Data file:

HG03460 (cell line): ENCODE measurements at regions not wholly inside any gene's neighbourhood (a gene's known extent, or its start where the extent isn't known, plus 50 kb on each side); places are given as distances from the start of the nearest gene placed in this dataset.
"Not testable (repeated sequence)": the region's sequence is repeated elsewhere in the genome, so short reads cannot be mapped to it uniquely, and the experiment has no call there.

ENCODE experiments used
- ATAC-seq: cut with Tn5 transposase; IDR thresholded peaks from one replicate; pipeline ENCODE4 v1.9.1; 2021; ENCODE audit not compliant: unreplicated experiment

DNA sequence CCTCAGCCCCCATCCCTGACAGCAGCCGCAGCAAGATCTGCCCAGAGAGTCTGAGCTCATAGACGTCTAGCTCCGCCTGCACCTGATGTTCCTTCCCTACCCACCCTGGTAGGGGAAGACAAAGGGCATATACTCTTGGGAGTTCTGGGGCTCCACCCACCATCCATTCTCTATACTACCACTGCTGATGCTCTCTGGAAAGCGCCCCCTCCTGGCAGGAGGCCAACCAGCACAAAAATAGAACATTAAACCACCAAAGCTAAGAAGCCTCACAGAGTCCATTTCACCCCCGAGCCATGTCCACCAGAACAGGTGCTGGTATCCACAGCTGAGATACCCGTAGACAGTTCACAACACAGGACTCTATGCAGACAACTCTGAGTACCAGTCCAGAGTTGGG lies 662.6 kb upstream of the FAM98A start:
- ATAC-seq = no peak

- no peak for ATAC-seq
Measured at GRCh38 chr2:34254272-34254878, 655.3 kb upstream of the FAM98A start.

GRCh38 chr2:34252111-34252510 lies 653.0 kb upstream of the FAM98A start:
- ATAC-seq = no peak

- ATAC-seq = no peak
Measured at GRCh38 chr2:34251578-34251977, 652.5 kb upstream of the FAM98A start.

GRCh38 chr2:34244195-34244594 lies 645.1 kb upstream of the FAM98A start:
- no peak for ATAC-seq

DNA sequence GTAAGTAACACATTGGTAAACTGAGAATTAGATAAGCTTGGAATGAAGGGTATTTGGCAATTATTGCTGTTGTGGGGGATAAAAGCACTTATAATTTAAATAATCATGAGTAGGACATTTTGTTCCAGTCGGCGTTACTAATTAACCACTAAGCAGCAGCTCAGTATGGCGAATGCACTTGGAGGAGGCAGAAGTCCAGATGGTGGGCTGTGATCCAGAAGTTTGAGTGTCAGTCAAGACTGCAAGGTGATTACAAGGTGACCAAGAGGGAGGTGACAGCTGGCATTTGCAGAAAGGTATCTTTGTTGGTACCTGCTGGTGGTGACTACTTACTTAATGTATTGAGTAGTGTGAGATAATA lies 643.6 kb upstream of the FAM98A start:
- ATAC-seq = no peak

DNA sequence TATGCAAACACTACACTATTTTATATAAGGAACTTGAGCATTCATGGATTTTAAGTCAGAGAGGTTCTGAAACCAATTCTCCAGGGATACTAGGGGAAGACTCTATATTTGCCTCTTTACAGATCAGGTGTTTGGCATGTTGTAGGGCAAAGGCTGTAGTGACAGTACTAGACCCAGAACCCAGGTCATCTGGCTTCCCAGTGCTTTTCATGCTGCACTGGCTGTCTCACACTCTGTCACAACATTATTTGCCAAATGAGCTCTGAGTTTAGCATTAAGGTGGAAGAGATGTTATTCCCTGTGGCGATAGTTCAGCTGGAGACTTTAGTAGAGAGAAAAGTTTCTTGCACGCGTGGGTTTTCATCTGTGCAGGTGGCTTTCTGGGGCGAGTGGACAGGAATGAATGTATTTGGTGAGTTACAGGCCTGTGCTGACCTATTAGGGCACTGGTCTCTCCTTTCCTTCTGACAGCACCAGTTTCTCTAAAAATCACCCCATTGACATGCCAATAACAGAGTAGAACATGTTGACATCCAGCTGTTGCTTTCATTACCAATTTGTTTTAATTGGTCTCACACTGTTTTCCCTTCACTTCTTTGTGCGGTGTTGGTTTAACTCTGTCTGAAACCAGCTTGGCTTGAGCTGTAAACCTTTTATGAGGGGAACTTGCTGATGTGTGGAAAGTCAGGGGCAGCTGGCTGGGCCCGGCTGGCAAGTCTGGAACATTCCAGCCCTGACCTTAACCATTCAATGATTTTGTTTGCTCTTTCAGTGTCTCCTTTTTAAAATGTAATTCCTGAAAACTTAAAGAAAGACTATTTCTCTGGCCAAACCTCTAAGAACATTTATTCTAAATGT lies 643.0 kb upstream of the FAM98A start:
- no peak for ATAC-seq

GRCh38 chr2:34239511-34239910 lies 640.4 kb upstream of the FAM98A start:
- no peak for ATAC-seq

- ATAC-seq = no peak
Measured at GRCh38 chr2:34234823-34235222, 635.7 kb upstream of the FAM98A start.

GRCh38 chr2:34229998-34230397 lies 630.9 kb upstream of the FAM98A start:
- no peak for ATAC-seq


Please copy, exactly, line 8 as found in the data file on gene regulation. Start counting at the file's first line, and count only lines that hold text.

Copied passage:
Measured at GRCh38 chr2:34254272-34254878, 655.3 kb upstream of the FAM98A start.